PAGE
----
photographs depicting four sides of a tall, stone idol, each with a different face and depicted holding various instruments
The Zbruch idol, possibly depicting the deity Svantovit

This leads me to Stribog. Stribog is generally accepted as a god of wind, first and foremost. His only real association with war is an allusion to how the wind carries the arrows of an adversary, which while nothing, is admittedly not strong evidence. Tatischev associated Stribog with the Latin Mars, but never really justified why, and possibly was trying to overfit his model to match other pantheons. In order for me to justify Stribog, I had to dig a bit deeper into the whole process of how the different deities were associated with days of the week. As I mentioned, the whole process started in Mesopotamia, and the deity associated with the planet Mars was Nergal, a god of war but also of death and disease. When it came time for the Greeks to adapt the Babylonian system, there was not generally an exact match between deities in the two cultures, so they had to choose which particular aspects to emphasize. Now, Stribog is not a god of disease or death either, but of all the elements in Russian folklore, the wind seems to be primarily malevolent, spreading disease and misfortune (see Elizabeth Warner’s Russian Myth). This, together with the seeming importance of wind in Slavic mythology (there is possibly another West Slavic deity called Poxvist or Pozvizd, and many fantastic creatures associated with the whirlwind in South Slavic folklore), convinced me to promote Stribog for Tuesday.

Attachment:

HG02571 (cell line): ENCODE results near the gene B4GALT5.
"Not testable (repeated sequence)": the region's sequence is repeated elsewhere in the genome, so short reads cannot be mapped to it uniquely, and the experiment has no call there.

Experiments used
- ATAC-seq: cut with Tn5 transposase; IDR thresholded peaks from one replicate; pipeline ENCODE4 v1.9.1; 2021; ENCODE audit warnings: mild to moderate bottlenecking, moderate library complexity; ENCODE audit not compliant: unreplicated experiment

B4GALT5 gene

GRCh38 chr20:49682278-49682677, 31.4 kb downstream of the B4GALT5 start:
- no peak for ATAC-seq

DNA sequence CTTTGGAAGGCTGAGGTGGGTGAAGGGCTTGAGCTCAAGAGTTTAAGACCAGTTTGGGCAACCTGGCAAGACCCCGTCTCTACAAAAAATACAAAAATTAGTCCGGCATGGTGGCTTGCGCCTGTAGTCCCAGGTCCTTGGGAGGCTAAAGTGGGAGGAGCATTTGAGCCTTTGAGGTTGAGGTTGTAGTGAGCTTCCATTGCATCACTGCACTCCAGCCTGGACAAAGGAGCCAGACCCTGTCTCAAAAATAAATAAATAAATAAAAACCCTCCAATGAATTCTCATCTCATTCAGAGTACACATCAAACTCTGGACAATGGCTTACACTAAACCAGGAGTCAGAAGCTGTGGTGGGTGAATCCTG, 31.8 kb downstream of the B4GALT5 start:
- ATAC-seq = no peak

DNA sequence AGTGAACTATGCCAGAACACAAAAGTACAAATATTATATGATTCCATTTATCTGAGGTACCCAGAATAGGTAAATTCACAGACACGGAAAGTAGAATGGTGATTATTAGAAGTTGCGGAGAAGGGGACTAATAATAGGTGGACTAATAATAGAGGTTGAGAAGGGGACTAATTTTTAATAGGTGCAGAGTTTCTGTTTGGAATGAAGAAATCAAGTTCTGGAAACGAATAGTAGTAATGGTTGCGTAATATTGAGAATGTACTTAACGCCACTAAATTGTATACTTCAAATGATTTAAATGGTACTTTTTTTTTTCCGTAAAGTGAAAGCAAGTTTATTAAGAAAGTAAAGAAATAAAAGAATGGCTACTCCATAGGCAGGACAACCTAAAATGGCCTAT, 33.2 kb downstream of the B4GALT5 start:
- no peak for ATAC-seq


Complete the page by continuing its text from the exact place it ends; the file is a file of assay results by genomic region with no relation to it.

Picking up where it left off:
There are a couple options for Wednesday… Stribog could be a vague fit, given the connection of wind with Mercury’s fleetness, but it seems a bit of a stretch for me. Svarog, a sky deity and ancestor of some other deities seems to me to have some parallels to the Norse Odin, but he’s elsewhere compared to Hephaestus, and also seems a closer parallel to Uranus. The best fit, then, is Veles or Volos. Veles is one of the deities we know the most about, both from written sources, surviving idols, and his later association with Saint Blaise in Russia. Veles is a chthonic deity, with parallels to Pluto, and as the god of cattle he also became associated with wealth. It is significant that his idol in Kyiv seems to have been located in the merchant’s quarter, and trade was Mercury’s domain as well. Veles also seems to have been associated with magic, which connects him not only to Mercury and Hermes but also Odin and Mesopotamian Nabu.